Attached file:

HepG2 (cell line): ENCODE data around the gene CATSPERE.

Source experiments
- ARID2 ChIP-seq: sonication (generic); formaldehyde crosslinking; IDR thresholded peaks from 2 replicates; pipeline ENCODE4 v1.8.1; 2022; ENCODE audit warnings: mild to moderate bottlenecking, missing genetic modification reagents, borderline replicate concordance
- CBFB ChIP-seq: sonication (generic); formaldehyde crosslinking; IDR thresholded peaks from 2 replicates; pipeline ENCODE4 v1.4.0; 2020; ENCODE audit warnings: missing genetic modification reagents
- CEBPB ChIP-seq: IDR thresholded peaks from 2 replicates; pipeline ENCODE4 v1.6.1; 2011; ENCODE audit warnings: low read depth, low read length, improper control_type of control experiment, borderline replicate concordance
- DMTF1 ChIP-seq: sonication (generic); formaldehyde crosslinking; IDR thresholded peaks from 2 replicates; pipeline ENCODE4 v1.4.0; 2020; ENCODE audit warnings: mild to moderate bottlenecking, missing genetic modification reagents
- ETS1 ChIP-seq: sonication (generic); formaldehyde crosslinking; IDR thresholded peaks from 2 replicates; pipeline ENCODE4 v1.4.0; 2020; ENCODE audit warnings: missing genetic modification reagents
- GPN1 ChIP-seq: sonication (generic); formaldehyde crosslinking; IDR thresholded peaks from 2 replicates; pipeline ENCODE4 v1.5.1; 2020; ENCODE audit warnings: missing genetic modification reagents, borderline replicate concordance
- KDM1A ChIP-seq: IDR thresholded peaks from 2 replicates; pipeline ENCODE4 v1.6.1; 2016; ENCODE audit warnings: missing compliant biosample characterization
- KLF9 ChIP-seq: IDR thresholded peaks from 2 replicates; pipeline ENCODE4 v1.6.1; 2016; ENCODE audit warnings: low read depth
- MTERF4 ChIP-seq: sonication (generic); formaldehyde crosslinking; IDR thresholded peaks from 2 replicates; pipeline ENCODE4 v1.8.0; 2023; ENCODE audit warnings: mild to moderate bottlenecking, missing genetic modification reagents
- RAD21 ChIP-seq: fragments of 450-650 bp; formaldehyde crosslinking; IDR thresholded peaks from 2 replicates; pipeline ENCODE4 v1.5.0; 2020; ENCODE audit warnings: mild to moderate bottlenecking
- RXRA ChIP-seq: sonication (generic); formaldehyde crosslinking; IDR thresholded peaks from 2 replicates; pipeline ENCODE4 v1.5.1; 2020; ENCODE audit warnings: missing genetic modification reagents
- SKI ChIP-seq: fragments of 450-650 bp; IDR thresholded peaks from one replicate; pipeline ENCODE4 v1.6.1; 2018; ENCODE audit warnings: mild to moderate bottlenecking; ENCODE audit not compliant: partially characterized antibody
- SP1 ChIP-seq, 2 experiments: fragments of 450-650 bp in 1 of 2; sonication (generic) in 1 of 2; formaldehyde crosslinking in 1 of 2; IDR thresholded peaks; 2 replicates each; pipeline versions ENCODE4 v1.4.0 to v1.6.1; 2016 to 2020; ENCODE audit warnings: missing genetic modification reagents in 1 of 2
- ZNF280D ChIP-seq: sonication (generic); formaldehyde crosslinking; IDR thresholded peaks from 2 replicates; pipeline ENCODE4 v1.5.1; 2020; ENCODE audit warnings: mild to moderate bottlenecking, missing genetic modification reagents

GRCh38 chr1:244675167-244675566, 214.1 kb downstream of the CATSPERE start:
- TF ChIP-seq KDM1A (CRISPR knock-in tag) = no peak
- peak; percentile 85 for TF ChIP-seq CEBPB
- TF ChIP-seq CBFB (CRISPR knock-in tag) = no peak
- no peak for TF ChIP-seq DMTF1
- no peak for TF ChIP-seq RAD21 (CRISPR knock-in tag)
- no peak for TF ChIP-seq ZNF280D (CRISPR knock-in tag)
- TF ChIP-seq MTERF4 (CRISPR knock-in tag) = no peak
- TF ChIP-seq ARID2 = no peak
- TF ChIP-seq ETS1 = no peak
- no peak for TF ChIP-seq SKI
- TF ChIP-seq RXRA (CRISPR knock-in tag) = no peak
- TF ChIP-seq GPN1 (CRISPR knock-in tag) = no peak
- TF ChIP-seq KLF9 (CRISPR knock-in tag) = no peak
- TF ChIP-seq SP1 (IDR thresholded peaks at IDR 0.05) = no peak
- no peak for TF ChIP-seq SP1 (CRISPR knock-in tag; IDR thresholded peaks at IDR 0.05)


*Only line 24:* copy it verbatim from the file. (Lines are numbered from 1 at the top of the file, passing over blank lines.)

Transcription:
- TF ChIP-seq MTERF4 (CRISPR knock-in tag) = no peak